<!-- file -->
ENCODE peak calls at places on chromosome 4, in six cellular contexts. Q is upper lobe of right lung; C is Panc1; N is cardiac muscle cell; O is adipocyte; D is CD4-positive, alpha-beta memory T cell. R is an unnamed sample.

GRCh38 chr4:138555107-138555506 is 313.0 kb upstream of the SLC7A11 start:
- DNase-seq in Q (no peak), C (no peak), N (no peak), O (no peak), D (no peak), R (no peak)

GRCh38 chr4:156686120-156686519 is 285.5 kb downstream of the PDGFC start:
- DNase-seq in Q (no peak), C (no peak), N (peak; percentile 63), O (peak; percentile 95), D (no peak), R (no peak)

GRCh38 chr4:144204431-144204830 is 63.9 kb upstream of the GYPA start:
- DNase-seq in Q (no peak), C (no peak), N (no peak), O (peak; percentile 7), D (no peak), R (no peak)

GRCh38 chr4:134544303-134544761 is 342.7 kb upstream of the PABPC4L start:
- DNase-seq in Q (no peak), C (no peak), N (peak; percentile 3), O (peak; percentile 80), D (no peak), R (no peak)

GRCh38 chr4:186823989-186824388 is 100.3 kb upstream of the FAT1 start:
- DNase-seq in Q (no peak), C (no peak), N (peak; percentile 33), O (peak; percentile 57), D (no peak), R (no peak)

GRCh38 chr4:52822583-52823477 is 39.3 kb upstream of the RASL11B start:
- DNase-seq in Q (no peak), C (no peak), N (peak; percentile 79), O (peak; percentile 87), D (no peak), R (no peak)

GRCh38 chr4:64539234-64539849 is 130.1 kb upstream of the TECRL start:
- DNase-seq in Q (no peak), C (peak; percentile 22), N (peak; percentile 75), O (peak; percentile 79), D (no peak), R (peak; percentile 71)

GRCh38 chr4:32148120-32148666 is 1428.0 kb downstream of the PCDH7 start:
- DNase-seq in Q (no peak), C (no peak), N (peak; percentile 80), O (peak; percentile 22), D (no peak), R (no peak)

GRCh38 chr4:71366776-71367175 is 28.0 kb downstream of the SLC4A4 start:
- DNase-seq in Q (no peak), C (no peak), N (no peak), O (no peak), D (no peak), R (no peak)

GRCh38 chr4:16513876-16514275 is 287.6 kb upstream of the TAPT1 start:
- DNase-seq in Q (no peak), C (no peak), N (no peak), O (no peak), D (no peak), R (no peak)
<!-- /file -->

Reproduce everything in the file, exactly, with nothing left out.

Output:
ENCODE peak calls at places on chromosome 4, in six cellular contexts. Q is upper lobe of right lung; C is Panc1; N is cardiac muscle cell; O is adipocyte; D is CD4-positive, alpha-beta memory T cell. R is an unnamed sample.

GRCh38 chr4:138555107-138555506 is 313.0 kb upstream of the SLC7A11 start:
- DNase-seq in Q (no peak), C (no peak), N (no peak), O (no peak), D (no peak), R (no peak)

GRCh38 chr4:156686120-156686519 is 285.5 kb downstream of the PDGFC start:
- DNase-seq in Q (no peak), C (no peak), N (peak; percentile 63), O (peak; percentile 95), D (no peak), R (no peak)

GRCh38 chr4:144204431-144204830 is 63.9 kb upstream of the GYPA start:
- DNase-seq in Q (no peak), C (no peak), N (no peak), O (peak; percentile 7), D (no peak), R (no peak)

GRCh38 chr4:134544303-134544761 is 342.7 kb upstream of the PABPC4L start:
- DNase-seq in Q (no peak), C (no peak), N (peak; percentile 3), O (peak; percentile 80), D (no peak), R (no peak)

GRCh38 chr4:186823989-186824388 is 100.3 kb upstream of the FAT1 start:
- DNase-seq in Q (no peak), C (no peak), N (peak; percentile 33), O (peak; percentile 57), D (no peak), R (no peak)

GRCh38 chr4:52822583-52823477 is 39.3 kb upstream of the RASL11B start:
- DNase-seq in Q (no peak), C (no peak), N (peak; percentile 79), O (peak; percentile 87), D (no peak), R (no peak)

GRCh38 chr4:64539234-64539849 is 130.1 kb upstream of the TECRL start:
- DNase-seq in Q (no peak), C (peak; percentile 22), N (peak; percentile 75), O (peak; percentile 79), D (no peak), R (peak; percentile 71)

GRCh38 chr4:32148120-32148666 is 1428.0 kb downstream of the PCDH7 start:
- DNase-seq in Q (no peak), C (no peak), N (peak; percentile 80), O (peak; percentile 22), D (no peak), R (no peak)

GRCh38 chr4:71366776-71367175 is 28.0 kb downstream of the SLC4A4 start:
- DNase-seq in Q (no peak), C (no peak), N (no peak), O (no peak), D (no peak), R (no peak)

GRCh38 chr4:16513876-16514275 is 287.6 kb upstream of the TAPT1 start:
- DNase-seq in Q (no peak), C (no peak), N (no peak), O (no peak), D (no peak), R (no peak)